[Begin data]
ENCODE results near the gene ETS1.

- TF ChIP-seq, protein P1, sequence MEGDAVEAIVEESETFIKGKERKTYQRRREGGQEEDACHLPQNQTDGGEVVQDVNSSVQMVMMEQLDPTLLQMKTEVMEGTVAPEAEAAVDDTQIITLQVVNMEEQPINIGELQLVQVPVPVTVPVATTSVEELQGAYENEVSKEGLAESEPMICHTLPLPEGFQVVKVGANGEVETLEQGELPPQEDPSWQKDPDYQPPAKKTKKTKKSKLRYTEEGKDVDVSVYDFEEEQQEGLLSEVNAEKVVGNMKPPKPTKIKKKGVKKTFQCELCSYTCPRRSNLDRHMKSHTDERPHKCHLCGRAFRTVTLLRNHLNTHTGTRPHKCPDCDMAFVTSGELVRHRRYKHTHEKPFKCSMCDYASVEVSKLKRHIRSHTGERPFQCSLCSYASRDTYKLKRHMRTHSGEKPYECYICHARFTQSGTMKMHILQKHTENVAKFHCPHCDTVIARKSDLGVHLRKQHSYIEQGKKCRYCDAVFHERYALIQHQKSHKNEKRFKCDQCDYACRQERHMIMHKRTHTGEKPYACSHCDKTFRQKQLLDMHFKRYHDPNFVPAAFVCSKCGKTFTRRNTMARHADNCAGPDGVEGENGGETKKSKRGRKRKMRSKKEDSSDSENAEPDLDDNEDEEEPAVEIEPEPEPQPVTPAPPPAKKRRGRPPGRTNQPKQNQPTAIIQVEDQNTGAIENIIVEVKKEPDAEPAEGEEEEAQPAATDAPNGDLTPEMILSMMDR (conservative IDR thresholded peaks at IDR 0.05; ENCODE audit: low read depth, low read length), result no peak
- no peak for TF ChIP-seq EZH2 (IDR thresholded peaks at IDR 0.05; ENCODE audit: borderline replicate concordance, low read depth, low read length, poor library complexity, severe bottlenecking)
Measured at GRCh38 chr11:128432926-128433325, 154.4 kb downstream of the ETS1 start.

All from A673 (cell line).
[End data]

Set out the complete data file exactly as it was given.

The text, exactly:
ENCODE results near the gene ETS1.

- TF ChIP-seq, protein P1, sequence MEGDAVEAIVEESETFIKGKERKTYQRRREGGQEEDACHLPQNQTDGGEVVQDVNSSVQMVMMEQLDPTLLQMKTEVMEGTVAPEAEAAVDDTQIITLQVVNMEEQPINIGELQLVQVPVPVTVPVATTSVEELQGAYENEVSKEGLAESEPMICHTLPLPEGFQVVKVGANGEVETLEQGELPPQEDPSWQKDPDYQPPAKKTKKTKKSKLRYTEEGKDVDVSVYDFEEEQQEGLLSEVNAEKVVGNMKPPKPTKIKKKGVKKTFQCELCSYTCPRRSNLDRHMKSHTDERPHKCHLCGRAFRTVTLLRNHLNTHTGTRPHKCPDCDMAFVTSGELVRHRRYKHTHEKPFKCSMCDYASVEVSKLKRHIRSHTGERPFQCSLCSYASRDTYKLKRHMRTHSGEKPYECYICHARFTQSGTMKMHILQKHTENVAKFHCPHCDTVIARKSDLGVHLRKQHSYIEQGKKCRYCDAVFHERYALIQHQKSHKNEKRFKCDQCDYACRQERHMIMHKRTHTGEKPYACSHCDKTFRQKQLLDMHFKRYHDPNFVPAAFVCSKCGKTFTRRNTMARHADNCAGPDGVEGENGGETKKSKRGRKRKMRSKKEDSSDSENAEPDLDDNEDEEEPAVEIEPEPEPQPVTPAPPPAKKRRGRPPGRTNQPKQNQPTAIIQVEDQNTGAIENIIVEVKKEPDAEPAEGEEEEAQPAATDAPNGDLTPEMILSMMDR (conservative IDR thresholded peaks at IDR 0.05; ENCODE audit: low read depth, low read length), result no peak
- no peak for TF ChIP-seq EZH2 (IDR thresholded peaks at IDR 0.05; ENCODE audit: borderline replicate concordance, low read depth, low read length, poor library complexity, severe bottlenecking)
Measured at GRCh38 chr11:128432926-128433325, 154.4 kb downstream of the ETS1 start.

All from A673 (cell line).